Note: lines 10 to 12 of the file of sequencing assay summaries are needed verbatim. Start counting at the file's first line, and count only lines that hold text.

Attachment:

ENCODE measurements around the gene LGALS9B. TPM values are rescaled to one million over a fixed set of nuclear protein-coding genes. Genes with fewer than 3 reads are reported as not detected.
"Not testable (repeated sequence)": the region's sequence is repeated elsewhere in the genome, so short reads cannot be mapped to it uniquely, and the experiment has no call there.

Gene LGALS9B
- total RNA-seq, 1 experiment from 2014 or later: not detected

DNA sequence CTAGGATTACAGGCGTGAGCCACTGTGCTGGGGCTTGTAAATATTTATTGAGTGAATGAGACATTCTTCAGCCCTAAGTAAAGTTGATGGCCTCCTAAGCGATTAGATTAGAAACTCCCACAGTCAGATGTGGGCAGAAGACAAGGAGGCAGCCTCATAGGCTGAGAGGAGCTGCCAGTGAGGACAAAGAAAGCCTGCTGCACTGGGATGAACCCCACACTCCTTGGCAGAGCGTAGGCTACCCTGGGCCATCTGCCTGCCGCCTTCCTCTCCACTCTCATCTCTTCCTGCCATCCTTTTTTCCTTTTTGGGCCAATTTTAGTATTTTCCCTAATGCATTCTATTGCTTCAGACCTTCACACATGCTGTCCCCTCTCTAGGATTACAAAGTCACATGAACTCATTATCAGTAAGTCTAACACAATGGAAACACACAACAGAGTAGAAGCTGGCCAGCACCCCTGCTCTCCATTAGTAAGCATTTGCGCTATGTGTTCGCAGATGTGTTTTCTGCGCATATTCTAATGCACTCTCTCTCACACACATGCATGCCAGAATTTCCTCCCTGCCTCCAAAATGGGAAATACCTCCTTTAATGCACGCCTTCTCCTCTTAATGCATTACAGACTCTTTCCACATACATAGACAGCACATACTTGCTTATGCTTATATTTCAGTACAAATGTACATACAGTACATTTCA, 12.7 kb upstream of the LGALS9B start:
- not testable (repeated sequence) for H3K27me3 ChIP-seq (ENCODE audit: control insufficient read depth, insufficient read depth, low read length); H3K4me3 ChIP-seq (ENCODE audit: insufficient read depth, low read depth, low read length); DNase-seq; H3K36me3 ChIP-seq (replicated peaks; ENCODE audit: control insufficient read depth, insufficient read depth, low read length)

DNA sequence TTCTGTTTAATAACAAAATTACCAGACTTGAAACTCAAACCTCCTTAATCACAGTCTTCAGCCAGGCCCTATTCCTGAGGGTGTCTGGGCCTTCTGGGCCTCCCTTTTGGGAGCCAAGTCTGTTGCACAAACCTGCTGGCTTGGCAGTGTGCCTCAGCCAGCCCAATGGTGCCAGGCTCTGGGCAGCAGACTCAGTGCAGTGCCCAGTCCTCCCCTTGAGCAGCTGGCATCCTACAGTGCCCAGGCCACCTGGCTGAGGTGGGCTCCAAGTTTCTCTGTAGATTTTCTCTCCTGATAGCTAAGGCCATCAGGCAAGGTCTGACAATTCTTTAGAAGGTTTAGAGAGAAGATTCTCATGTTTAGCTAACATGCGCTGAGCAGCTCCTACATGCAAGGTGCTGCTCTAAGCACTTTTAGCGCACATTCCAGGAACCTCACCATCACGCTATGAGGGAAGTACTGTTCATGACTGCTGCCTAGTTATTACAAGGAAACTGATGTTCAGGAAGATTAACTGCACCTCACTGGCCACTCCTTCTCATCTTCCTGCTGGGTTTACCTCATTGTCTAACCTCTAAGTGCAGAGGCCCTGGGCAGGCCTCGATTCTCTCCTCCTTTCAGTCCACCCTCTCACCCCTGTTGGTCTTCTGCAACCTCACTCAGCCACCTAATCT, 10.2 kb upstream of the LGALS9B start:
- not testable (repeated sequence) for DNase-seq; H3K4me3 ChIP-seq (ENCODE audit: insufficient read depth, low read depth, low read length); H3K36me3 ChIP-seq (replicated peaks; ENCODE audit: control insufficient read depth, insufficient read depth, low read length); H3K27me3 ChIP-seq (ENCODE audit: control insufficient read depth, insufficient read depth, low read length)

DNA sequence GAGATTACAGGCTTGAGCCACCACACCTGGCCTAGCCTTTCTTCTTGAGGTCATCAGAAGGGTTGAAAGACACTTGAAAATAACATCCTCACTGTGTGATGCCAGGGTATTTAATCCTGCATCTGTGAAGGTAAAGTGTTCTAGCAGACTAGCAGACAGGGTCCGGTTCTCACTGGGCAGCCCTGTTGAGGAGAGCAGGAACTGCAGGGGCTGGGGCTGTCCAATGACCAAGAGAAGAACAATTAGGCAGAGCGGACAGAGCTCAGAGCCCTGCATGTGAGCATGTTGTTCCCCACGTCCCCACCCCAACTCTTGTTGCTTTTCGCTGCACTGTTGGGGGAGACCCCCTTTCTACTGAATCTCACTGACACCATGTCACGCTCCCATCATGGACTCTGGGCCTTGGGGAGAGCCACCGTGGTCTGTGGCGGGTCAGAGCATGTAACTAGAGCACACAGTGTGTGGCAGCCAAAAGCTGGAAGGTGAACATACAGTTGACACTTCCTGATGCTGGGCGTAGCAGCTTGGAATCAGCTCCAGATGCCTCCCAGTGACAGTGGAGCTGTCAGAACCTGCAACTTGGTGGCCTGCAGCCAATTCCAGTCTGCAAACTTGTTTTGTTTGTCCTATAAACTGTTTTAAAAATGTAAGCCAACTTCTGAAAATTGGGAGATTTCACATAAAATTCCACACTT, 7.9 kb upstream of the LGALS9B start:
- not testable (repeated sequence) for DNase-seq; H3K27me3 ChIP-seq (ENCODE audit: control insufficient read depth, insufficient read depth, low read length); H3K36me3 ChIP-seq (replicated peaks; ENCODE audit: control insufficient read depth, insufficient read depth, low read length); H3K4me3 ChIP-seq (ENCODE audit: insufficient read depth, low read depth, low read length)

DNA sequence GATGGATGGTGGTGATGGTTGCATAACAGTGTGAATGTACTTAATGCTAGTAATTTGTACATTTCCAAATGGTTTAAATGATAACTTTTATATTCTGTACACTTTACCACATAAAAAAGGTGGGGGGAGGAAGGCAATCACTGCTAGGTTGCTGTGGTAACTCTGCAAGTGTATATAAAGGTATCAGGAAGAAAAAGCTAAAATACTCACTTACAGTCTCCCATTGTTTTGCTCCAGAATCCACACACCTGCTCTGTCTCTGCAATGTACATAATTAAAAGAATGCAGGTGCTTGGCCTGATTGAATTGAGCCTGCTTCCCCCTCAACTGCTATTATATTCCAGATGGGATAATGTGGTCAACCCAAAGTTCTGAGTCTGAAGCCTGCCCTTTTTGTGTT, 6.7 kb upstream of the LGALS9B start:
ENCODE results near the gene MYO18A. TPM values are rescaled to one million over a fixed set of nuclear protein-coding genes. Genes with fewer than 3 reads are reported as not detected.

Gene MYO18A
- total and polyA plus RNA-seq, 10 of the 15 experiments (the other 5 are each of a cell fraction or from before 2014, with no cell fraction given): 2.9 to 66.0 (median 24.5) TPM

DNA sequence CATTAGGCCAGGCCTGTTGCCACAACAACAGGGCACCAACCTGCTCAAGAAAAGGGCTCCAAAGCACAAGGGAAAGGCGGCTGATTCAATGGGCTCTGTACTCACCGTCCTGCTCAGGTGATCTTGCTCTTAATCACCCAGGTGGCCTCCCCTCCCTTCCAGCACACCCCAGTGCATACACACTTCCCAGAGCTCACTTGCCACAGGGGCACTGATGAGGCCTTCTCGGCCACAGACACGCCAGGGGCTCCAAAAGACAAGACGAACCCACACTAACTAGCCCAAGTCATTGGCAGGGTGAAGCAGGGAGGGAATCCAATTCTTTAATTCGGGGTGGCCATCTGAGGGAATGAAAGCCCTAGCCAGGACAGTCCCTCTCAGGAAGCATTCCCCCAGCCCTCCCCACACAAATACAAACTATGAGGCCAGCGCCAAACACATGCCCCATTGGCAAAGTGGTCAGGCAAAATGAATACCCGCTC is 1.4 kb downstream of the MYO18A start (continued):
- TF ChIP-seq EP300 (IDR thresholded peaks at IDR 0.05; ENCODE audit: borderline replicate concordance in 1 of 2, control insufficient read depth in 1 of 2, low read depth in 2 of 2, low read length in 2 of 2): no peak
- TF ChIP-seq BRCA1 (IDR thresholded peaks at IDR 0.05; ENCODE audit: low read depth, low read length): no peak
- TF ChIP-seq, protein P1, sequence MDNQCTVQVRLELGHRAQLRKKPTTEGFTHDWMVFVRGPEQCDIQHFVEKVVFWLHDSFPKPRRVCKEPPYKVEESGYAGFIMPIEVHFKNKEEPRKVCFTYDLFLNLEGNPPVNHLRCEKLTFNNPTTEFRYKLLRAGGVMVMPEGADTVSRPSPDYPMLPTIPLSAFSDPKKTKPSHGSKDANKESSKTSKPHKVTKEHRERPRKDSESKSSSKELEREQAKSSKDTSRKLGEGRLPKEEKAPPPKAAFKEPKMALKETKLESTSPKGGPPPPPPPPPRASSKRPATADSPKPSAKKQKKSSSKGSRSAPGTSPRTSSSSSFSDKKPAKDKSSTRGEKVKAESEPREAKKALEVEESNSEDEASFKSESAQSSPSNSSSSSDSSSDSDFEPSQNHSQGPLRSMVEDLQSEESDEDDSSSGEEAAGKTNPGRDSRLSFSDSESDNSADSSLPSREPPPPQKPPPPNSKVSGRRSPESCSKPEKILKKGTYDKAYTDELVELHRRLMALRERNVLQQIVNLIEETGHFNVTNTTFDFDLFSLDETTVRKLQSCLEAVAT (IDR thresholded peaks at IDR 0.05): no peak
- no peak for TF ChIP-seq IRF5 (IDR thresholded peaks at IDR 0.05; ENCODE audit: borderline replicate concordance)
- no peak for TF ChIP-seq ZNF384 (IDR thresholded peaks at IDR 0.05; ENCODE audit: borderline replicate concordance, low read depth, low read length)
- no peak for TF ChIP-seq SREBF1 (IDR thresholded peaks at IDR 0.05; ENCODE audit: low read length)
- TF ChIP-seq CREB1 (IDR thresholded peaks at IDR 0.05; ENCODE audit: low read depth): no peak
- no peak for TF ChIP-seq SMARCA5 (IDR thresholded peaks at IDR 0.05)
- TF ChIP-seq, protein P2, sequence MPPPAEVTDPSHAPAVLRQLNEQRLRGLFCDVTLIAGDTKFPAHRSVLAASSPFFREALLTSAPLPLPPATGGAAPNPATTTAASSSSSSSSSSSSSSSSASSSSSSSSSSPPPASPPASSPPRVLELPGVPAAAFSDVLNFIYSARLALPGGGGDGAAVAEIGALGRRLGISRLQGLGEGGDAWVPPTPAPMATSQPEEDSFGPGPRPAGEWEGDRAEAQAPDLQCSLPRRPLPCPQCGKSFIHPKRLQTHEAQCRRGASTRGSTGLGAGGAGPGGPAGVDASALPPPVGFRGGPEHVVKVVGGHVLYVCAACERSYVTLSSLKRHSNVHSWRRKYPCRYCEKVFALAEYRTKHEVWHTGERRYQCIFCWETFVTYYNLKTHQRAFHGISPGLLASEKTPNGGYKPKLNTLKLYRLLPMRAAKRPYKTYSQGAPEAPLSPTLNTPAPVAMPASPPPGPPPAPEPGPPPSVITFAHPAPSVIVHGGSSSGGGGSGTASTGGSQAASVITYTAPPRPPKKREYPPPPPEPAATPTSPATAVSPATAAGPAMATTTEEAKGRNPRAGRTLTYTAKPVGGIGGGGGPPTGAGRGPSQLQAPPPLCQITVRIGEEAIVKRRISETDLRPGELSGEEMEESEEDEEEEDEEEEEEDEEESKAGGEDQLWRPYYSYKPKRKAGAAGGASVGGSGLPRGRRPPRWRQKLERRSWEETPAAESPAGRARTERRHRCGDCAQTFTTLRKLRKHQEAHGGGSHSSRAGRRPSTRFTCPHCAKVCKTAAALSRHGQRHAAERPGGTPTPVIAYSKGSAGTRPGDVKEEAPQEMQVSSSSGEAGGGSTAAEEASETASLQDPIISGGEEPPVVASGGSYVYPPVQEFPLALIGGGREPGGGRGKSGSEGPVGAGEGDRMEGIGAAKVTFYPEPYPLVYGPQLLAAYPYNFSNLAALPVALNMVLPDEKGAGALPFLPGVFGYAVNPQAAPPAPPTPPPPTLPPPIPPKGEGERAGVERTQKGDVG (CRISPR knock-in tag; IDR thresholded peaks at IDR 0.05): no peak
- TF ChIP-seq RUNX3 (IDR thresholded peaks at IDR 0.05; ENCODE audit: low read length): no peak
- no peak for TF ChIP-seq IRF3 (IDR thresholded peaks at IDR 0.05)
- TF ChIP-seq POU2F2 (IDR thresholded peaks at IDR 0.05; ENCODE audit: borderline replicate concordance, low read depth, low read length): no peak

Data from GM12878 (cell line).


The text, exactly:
- not testable (repeated sequence) for DNase-seq; H3K27me3 ChIP-seq (ENCODE audit: control insufficient read depth, insufficient read depth, low read length); H3K36me3 ChIP-seq (replicated peaks; ENCODE audit: control insufficient read depth, insufficient read depth, low read length); H3K4me3 ChIP-seq (ENCODE audit: insufficient read depth, low read depth, low read length)

DNA sequence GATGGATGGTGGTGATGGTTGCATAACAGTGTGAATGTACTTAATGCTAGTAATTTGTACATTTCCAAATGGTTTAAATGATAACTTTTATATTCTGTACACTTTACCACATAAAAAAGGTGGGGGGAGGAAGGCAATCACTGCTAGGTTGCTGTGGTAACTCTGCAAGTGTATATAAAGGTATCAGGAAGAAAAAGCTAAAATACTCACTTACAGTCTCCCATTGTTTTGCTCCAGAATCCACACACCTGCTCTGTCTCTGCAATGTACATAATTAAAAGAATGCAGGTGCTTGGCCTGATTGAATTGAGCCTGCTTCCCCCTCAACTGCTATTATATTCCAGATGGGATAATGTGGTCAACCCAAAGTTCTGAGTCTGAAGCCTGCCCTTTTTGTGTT, 6.7 kb upstream of the LGALS9B start:
ENCODE results near the gene MYO18A. TPM values are rescaled to one million over a fixed set of nuclear protein-coding genes. Genes with fewer than 3 reads are reported as not detected.